We've made some changes to EPA.gov. If the information you are looking for is not here, you may be able to find it on the EPA Web Archive or the January 19, 2017 Web Snapshot.

Responsible Appliance Disposal (RAD)

Program Benefits

What are the Benefits of Proper Appliance Disposal?

RAD Benefits from Properly Disposing of 1,000 Old Refrigerators (20+ years old)a

Benefits Cost Savings Greenhouse Gas (GHG) Emissions Avoided MTCO2eq.)b Ozone Depleting Substance (ODS) Emissions Avoided (ODP-weighted kg) Other
Energy savings from preventing appliance resale/ reusec $766,700d 4,230 N/A Reduces energy consumption
Recycling ferrous and non-ferrous metalse $5,820f 145 N/A Saves landfill space and energy by recycling rather than landfilling durable materials
Recycling plastics, glass in lieu of landfilling $2,680f 14 N/A Saves landfill space and energy by recycling rather than landfilling durable materials
Avoided release of used oil Not estimated Not estimated N/A Avoided damage to the liver, brain, immune system, and reproductive system
Avoided release of mercury Not estimated Not estimated N/A Avoided impairment of neurological development and other problems associated with the human nervous system
Avoided release of polychlorinated biphenyls (PCBs) Not estimated Not estimated N/A Avoided carcinogenic and non-cancerous health effects
Avoided refrigerant emissions $27,140g 2,240 210 Avoided cases of skin cancer, cataracts, skin problems, and immune system suppression 
Avoided foam emissions $25,050g 2,070 440 Avoided cases of skin cancer, cataracts, skin problems, and immune system suppression 
TOTAL: $827,390 8,698 650  

a Values are based on average quantities of materials recovered per unit, based on 2013 RAD partner reports. Units are assumed to contain CFC-12 refrigerant and CFC-11 foam blowing agent.
b Metric tons of carbon dioxide equivalent (MTCO2eq.) calculated based on 100-year GWPs provided in the Intergovernmental Panel on Climate Change Fourth Assessment Report: Climate Change 2007.
c Assumes that a 21-year old unit has 6.89 remaining years of useful life based on the Department of Energy’s Technical Support Document for the 2009 Final Rule on Residential Refrigerators, Refrigerator-Freezers and Freezers, available at: www1.eere.energy.gov/buildings/appliance_standards/pdfs/refrig_finalrule_tsd.pdf. Assumes each refrigerator consumes an average of 890 kWh/year based on RAD partner reporting.
d Assumes an average 2014 U.S. electricity price of $0.125/kWh based on the U.S. Energy Information Administration’s (EIA’s) Electric Power Monthly electricity statistics, available at: http://www.eia.gov/electricity/monthly/epm_table_grapher.cfm?t=epmt_5_03
e Ferrous and non-ferrous metals are typically recycled in the United States due to their high economic value, though such practices are ensured by RAD partners as part of their commitment to using best environmental practices.
f Calculated based on the U.S. annual average market value of payments received from scrap yard, as provided in ScrapIndex.com’s 2013 Annual Historical Market Price Information (available at www.scrapindex.com
Exit). Actual values of scrap yard payments may fluctuate significantly within and across years.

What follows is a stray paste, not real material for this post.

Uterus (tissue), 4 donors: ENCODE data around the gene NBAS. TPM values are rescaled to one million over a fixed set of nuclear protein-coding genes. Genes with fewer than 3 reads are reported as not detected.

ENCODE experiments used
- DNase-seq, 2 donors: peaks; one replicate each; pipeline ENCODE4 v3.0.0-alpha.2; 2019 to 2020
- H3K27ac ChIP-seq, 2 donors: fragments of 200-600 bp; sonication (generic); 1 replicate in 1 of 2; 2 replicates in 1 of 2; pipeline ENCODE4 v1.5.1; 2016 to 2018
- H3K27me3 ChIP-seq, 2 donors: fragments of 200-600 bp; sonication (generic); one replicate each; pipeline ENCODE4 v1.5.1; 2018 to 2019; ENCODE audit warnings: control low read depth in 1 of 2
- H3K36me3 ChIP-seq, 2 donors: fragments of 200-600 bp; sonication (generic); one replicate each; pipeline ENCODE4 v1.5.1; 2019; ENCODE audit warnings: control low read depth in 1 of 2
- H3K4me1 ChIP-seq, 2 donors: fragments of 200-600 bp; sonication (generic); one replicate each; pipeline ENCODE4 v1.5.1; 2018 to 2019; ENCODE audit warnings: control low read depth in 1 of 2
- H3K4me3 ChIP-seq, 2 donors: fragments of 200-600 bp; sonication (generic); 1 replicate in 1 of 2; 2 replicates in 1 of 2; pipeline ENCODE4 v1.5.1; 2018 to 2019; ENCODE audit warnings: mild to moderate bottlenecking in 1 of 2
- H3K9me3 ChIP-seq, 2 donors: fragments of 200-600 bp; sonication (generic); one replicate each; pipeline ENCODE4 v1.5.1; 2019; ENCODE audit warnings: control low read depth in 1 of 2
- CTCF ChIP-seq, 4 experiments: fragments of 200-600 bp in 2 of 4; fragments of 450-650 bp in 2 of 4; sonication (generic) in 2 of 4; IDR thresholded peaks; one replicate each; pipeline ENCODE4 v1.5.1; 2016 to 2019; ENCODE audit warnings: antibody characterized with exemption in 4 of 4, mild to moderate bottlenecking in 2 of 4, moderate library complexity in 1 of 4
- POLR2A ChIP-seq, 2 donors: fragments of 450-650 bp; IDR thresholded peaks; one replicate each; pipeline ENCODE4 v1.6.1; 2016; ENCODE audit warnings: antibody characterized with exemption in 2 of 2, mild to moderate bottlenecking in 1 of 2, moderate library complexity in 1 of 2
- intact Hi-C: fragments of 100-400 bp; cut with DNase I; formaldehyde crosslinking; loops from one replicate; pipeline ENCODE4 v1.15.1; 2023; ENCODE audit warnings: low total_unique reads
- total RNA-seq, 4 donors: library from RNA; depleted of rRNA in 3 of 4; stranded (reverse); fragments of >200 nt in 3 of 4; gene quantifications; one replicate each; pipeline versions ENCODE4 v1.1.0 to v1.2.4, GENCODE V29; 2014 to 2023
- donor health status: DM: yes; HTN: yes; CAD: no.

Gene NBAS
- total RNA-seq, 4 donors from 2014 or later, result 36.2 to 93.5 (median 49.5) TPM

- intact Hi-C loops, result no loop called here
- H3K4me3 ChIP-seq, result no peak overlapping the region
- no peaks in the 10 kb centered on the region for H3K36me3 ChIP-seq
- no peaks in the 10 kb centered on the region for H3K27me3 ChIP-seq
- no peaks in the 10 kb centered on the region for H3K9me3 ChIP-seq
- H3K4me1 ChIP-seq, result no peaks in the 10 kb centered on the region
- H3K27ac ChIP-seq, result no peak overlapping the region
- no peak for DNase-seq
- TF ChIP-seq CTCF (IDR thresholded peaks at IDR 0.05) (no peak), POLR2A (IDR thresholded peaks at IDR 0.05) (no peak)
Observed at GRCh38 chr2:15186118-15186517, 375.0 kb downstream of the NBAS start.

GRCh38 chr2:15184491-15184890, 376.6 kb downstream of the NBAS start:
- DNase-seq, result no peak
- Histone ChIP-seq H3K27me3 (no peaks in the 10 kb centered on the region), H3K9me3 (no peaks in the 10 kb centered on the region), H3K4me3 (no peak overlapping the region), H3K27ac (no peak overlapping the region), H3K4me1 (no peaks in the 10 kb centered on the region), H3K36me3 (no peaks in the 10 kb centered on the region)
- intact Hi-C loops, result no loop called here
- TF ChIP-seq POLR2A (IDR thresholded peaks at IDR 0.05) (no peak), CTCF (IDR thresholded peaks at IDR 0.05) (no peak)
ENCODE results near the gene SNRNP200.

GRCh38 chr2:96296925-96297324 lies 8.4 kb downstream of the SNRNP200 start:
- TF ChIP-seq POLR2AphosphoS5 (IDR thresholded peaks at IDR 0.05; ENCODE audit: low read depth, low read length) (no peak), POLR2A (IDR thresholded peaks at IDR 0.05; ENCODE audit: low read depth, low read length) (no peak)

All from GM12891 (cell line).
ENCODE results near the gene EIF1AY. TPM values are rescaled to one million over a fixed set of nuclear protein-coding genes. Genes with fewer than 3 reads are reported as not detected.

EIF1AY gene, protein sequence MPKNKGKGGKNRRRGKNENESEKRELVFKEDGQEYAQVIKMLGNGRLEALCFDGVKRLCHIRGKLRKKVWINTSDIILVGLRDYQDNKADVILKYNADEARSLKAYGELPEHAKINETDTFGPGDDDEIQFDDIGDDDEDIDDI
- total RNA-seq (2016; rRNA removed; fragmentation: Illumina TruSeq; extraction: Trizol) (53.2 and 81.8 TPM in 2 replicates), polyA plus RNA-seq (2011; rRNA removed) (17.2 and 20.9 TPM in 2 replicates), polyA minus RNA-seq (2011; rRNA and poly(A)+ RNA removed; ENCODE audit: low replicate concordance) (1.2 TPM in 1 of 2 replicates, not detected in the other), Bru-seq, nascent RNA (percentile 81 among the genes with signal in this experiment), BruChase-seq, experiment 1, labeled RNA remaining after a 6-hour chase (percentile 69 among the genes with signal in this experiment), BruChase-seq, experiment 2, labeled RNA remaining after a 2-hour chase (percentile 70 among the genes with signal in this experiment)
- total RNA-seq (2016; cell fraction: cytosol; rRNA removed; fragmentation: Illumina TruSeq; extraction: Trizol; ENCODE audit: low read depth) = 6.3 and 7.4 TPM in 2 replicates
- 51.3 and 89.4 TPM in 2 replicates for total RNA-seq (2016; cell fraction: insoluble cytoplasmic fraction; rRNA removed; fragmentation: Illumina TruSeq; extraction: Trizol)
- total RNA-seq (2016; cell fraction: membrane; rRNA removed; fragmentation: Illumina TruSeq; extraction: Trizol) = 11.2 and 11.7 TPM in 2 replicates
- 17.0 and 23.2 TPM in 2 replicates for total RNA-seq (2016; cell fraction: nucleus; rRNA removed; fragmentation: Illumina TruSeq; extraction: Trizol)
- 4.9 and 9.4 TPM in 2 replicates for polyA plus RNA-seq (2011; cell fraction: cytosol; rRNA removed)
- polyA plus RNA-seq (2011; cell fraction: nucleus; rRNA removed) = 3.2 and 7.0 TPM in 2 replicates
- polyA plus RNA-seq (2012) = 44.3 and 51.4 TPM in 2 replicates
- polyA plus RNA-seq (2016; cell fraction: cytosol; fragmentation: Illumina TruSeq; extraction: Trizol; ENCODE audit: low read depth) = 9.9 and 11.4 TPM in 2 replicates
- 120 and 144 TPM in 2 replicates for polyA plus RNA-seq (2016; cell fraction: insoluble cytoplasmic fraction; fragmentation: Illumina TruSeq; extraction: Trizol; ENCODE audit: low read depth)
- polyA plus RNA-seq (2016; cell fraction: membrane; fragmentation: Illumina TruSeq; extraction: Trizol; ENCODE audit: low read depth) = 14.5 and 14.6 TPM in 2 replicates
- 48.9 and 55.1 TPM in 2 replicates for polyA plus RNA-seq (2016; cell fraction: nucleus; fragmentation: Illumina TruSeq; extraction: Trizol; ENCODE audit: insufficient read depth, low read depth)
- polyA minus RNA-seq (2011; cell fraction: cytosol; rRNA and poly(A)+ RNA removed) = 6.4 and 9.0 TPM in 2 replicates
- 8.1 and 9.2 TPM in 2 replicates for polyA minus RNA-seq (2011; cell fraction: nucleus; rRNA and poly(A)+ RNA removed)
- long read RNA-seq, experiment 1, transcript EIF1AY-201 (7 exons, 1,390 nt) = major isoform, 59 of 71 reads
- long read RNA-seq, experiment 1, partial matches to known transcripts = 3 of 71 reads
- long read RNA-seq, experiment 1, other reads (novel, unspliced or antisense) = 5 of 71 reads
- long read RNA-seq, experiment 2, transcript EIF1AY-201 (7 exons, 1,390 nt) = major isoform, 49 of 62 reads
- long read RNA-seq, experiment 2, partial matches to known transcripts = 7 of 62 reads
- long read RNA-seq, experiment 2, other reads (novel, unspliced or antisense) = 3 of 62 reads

g Calculated using the California auction reserve price on February 25, 2015, which was $12.10 per ton CO2eq. For more information, visit https://www.wci-auction.org/.
Exit

What have RAD partners accomplished so far?

From 2007-2015, RAD partners achieved GHG reductions of over 14.2 million MTCO2eq., which is equivalent to the annual emissions of 3 million passenger cars.

Cars in city traffic

From 2007 through 2015, RAD partners achieved emission reductions of over 14.2 MMTCO2eq.— equivalent to the annual emissions of 3 million passenger cars. Of this total, 61% can be attributed to recovering refrigerants, 31% to recovering foam-blowing agents, and 8% to recycling durable materials.

RAD partners have also prevented 837 million lbs. of ferrous metals (e.g., steel), 75 million lbs. of non-ferrous metals (e.g., copper), 143 million lbs. of plastic, and 22 million lbs. of glass from going to landfills. Additionally, RAD partners have ensured the proper handling of toxic or hazardous materials, including 628,000 gallons of used oil, 254,000 PCB-containing capacitors, and 141,000 mercury-containing components.

GHG Emissions Avoided through Proper Appliance Disposal by RAD Partners, 2007-2015 (MTCO2eq.)

GHG Emissions Avoided through Proper Appliance Disposal by RAD Partners, 2007-2014

Note: Ferrous and non-ferrous metals are typically recycled in the United States due to the high economic value of metals, though such practices are ensured by RAD partners as part of their commitment to using best environmental practices.

ENERGY STAR logoIn addition, RAD’s utility partners are committed to ensuring that old appliances being disposed of by one household do not get reused by other households, where they would continue wasting electricity due to their inefficiency. RAD partner utilities do this by offering cash for old appliances and/or rebates on the purchase of new ENERGY STAR units, as part of demand-side management programs aimed at reducing electricity use through energy efficiency and conservation.

In recent years, many of these utilities have joined forces with other RAD retailer partners that allow them to broaden their reach into consumer appliance channels. Together, these partners have made impressive strides in collecting a growing number of units and saving an increasing amount of energy.  Since RAD’s inception, partners have reduced energy use by more than 22 billion kWh by permanently removing old refrigerators, stand-alone freezers, window air conditioning units, and dehumidifiers from the grid. This has collectively resulted in more than $2.8 billion in consumer savings.

For more detailed information on the benefits achieved by RAD partners, visit the Program Results page.

Related Pages